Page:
The critical point is to space the plants well-enough to avoid overcrowding, but not so distant to avoid excess gaps on the cover.

Pro Tip: A 4 by 8-inch tray may take 18 to 21 plants in a 5-gallon vessel. It would equal about three rows of 6 to 7 plants. You may use your discretion to make adjustments, based on the posts and tray size.

When you think the spacing is right, fold the branches backward a bit to target the screen. Extensive care is needed here to avoid snapping the branches.

Fold-out branches away from the plants stem, like a springing flower or as with peeling a banana.

Note also, that some cannabis strains have studier branches than others and may hardly succumb to the buds’ weight.

Stretch the Screen

The screen is usually installed on at least four contact points. Many growers use vertical extensions capable of withstanding force. A T-post or 2″x4″ post at each end of the canopy is recommendable.

Here are two approaches to setting up the screen:

  • Attach the screen to the posts, one after the other, stretching out the nylon as you proceed.
  • Place the nylon on the four posts loosely, and stretch it out later.

After setting up the screen, allow to drop down until it stays directly on top of the plants. Typically, the screen should be about 6 to 9 inches over the shortest branch.

After setting up the screen, ensure it is firm, particularly the edges. A loosed screen may be unable to maintain shape and handle the weight of growing buds. You may need zip ties here.

You can hold a portion of the screen, drag back, and zip tie to a post to make it tighter. Ensure each point is tightened at the same degree to avoid lopsidedness.

Avoid over-pulling the screen to prevent snapping.

Placing Branches

It all boils down to ensuring the branches interlocks with surrounding plants. 

Tip – spread out the fingers of both hands and put one hand between the others; this is a good hint on the proper positions for branches.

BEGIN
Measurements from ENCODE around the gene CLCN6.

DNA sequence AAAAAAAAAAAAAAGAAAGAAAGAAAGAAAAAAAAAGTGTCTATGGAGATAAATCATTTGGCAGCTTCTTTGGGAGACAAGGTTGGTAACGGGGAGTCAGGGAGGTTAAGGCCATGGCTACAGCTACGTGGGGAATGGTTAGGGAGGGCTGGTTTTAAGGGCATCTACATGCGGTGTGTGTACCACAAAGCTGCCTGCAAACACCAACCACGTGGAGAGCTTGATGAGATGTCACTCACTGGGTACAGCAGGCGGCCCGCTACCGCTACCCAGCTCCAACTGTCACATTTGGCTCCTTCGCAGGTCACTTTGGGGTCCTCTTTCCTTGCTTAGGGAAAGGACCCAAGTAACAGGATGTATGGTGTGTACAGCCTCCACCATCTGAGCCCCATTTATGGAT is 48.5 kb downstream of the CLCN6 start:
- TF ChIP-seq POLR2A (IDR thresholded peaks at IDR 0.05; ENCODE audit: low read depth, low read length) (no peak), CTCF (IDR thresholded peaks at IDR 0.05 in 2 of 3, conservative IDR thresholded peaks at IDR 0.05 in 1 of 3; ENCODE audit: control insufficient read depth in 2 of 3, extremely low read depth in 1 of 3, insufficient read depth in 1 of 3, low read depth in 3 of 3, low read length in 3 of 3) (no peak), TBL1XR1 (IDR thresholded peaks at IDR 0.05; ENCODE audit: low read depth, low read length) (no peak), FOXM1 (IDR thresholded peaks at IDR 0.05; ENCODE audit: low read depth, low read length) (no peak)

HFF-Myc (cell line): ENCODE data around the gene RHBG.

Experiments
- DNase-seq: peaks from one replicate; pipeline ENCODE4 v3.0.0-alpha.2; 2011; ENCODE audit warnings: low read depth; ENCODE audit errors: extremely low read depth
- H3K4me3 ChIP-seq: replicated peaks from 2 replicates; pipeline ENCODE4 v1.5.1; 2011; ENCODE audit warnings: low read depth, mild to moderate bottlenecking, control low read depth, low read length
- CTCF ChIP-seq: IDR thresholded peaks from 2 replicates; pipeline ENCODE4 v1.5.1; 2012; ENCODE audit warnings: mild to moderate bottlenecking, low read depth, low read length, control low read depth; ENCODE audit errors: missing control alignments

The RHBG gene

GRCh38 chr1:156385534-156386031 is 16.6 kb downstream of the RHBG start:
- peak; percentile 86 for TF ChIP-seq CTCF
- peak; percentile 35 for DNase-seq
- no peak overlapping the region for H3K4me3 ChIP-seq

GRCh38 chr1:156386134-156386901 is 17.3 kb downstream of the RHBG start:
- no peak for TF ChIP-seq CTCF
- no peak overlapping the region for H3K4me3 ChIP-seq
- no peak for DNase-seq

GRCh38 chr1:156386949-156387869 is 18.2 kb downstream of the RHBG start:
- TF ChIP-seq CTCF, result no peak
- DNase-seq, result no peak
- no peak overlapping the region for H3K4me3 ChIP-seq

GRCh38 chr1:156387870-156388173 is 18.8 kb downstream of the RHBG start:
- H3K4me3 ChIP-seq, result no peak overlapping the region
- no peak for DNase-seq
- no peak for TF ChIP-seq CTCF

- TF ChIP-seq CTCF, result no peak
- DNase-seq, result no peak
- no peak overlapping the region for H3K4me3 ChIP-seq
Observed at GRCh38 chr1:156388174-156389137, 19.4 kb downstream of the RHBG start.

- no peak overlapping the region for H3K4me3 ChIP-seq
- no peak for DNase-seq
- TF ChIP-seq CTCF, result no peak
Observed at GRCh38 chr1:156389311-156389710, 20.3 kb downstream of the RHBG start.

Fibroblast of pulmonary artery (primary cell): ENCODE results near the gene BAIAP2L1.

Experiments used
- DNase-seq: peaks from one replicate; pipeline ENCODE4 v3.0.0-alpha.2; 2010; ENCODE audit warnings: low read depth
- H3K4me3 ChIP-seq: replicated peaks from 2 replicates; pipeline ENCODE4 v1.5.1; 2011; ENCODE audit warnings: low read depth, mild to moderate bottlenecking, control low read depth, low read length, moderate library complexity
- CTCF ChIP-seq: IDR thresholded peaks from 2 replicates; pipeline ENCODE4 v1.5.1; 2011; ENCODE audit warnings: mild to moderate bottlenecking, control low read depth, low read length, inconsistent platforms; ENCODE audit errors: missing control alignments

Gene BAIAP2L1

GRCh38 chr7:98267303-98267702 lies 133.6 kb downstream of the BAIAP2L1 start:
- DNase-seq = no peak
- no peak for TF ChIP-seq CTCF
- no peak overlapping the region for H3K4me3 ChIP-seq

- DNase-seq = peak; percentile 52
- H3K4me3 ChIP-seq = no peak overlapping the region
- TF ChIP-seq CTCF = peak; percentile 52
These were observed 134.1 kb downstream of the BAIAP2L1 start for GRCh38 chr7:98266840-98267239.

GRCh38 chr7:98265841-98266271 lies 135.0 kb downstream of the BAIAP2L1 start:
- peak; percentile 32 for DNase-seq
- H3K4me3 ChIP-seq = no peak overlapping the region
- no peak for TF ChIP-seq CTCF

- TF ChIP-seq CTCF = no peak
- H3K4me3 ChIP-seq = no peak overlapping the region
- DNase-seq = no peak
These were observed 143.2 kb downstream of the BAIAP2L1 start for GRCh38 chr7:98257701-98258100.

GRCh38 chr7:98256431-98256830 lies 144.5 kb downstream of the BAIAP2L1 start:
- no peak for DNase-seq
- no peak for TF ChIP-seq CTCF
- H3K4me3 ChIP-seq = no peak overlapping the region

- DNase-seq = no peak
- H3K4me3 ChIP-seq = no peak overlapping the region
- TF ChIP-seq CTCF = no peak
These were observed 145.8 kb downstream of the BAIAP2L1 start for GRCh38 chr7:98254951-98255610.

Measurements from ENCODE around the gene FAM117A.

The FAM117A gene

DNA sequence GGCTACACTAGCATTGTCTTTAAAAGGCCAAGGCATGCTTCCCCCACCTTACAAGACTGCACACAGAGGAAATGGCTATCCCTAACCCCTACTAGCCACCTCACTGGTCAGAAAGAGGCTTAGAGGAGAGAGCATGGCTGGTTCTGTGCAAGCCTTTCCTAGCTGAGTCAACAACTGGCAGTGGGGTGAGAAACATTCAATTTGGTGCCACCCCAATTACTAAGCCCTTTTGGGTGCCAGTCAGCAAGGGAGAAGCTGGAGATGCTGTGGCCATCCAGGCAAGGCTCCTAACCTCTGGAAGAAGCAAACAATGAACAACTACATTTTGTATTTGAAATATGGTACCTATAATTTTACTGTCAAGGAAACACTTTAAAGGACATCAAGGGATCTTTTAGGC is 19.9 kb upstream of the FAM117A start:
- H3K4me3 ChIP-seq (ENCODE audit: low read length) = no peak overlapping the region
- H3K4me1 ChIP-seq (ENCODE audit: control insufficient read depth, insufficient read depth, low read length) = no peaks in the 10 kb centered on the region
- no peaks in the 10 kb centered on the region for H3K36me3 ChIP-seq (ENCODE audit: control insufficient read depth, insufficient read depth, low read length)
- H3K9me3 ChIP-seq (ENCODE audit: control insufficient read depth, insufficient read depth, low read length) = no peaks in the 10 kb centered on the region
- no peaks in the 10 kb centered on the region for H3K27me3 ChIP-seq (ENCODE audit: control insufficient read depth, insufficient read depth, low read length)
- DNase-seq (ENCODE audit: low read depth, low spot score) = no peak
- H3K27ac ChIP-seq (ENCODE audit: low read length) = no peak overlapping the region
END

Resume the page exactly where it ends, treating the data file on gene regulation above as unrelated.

However, before scrogging the branches, ask – what direction does the branch tilt towards? If the branches resist your lead, do not force it, try another position.

Begin the scrog from a corner, preferably from a post. Be clever doing this from post to post until the edges are all filled. Then, proceed to the middle. 

If a branch seems uncertain, rotate the whole plant, by adjusting the pot until it faces where you desire. 

When done, look under the screen to ensure all branches are up. 


Scrogging could be stressful for you and also for the plant. If your plant is looking somewhat ruffled and weak; No worries, they may only need some good lighting to get them back. The gains of your scrogging outweigh the little stress your plant faces.

Water your plant within 24 hours after scrogging.

Check up your scrog in 2 to 3 days intervals. This helps you study where the buds are tilting towards. Over a few days, the canopy of buds will grow and fill the screen. Anything under the thick buds will get overly shaded out and are likely to die.

You may need to cut off dead leaves and those branches under the screen – they do nothing but unnecessarily consume energy.

Although such branches seem hopeful, they are not worth your effort or time. Cut them off and allow the yields above the screen to maximize the nutrients fully.